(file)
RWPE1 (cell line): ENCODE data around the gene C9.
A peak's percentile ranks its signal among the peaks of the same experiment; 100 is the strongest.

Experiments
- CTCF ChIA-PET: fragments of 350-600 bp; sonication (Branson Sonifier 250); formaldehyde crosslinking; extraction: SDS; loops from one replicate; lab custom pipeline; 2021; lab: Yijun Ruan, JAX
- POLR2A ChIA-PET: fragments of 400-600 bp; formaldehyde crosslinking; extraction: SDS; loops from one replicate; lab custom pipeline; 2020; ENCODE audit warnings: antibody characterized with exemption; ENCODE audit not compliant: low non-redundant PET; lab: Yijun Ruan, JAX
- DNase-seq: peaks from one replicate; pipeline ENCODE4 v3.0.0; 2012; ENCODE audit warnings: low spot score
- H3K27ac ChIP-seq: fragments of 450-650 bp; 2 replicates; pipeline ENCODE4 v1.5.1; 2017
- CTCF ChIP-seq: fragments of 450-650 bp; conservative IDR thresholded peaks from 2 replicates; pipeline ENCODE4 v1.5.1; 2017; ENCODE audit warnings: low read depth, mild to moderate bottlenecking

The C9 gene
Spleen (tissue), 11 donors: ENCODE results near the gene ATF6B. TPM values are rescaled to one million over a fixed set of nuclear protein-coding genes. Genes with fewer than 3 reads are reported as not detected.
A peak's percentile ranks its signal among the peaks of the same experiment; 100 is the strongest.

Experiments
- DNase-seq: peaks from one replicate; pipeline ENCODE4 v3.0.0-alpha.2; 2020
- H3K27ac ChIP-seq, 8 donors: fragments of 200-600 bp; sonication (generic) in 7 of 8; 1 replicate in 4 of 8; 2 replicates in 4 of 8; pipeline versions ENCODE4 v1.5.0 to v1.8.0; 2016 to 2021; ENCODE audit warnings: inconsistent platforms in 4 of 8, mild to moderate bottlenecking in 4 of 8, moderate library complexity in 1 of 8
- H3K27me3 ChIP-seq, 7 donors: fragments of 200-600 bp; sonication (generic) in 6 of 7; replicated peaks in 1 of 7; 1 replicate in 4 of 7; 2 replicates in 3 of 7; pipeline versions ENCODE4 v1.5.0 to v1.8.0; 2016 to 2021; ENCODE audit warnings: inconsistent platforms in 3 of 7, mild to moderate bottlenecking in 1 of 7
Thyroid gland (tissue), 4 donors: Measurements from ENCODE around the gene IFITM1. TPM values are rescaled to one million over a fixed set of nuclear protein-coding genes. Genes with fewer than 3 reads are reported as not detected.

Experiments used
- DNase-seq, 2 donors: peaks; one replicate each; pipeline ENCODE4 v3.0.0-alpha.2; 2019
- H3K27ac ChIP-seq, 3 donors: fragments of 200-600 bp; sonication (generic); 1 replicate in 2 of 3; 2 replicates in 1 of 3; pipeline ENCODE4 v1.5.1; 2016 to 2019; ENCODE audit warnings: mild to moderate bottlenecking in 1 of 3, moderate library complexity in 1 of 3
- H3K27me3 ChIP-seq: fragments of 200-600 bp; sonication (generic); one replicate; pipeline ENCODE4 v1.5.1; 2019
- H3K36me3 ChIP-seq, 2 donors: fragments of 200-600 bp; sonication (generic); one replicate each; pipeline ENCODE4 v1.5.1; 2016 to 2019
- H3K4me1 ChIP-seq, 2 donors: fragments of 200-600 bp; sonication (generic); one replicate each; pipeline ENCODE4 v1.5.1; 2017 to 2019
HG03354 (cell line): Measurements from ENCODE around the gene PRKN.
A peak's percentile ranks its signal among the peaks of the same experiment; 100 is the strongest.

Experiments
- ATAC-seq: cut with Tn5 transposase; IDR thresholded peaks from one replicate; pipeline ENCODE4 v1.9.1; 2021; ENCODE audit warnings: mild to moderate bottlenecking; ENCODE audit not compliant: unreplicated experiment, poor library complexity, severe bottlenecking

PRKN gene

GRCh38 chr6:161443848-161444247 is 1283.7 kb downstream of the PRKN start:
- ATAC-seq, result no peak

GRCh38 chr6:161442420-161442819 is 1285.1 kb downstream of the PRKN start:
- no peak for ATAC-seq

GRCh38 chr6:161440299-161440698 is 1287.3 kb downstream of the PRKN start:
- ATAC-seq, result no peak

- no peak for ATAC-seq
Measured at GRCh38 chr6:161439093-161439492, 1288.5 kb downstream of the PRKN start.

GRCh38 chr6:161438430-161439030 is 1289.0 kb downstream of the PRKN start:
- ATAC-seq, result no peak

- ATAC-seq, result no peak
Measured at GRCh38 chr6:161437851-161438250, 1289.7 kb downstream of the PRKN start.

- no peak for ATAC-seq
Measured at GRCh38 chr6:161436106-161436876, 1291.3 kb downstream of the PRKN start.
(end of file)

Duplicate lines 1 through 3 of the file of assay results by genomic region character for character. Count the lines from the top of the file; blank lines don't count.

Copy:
RWPE1 (cell line): ENCODE data around the gene C9.
A peak's percentile ranks its signal among the peaks of the same experiment; 100 is the strongest.

Experiments